Kinesis's Racelight TK2 combines a cleverly designed frame with a highly competent spec. We'd be more than happy to use this bike through winter for training and commuting. And come the finer seasons, it’s the perfect tourer to get away and enjoy better weather.
The TK2 is an old favourite. From its earliest incarnation it’s proven to be a great value do-it-all bike. The 2012 model has been reworked from the ground up. It has a taller head tube and a shorter (virtual) top tube length (56.8cm on our 57cm test bike).
Based around Kinesium aluminium, it wears its highly developed shapes on its sleeve, with an externally butted top tube that radically decreases in diameter a few inches from the head tube and a down tube that transitions from vertical ovalised to horizontal ovalised at the bottom bracket.
This makes for a ride that’s tight and reactive, plus efficient and responsive when stamping on the pedals. The TK2 is more of a comfortable cruiser than a speed orientated machine – we found we got the best out of it by hunkering down in the seat and pushing the pedals.
For an aluminium frame the TK2 is remarkably comfortable, helped hugely by the big volume Kenda 25mm tyres and a quality carbon fibre fork that reduces road buzz to a minimum. We’d be happy to use the Kinesis over multi-day rides and even an epic tour.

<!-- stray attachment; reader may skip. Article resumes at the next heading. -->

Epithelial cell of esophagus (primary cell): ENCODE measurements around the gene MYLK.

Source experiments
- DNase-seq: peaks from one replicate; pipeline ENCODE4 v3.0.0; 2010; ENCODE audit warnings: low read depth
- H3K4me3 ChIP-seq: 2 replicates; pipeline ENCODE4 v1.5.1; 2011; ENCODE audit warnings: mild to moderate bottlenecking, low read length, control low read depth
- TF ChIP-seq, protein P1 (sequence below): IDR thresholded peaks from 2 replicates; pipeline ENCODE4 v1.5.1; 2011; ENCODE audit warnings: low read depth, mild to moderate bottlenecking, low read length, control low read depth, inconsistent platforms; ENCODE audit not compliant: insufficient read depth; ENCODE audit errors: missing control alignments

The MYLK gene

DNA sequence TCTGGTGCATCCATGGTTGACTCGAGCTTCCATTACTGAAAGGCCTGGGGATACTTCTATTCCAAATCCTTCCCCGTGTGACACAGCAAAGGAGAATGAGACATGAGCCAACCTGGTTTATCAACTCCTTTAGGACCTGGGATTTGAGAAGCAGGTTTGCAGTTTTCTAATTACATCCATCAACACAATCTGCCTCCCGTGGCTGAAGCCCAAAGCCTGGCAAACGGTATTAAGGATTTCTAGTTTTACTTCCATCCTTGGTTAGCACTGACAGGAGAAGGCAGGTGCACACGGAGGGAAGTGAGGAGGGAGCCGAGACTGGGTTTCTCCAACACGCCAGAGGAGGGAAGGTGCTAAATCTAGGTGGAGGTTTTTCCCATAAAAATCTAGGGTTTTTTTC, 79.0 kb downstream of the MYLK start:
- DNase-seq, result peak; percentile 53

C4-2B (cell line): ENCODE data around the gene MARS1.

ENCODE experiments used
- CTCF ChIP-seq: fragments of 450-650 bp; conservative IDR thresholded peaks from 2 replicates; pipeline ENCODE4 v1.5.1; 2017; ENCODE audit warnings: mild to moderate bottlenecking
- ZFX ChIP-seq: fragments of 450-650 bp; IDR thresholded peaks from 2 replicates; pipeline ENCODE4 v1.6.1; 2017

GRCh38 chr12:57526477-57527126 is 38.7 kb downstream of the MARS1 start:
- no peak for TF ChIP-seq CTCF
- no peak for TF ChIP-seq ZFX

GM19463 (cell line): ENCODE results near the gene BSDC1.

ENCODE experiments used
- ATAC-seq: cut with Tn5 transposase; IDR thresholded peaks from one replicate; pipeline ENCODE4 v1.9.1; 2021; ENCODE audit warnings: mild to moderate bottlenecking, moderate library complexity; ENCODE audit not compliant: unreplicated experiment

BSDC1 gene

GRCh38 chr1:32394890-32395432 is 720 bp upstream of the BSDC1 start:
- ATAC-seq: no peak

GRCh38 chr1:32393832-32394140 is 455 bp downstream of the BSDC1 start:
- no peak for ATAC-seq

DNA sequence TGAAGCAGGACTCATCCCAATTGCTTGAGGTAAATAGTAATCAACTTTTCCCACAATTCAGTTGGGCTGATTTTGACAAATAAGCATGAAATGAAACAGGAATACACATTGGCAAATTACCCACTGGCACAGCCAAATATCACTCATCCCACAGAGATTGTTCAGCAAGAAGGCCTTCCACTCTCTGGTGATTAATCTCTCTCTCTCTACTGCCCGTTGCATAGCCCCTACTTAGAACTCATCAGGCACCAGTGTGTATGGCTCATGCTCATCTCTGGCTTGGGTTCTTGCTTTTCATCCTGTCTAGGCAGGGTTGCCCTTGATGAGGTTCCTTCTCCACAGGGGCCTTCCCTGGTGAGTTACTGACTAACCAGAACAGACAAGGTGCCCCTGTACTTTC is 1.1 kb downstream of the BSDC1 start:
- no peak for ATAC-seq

That’s not to say you can’t ride the TK2 at a good lick, but it’s much more grand tourer than sportster – which is certainly not a criticism. That the Kinesis has provision for a rear rack makes this a truly versatile machine, ideal for commuters who prefer panniers to a rucksack.
The build is a mix of 2011 components with some 2012 upgrades. Tektro’s quality R539 brakes are a step up from Shimano Tiagra, which graces the rest of the bike. On our test model the drivetrain is the 2011 nine-speed Tiagra, but the TK2 will be shipped with the 10-speed Tiagra. This is much closer in performance and weight to Shimano’s competition-level 105 and, with its extra cog and 30-tooth gear, means you’ll be able to conquer any climb for less effort.
This article was originally published in Cycling Plus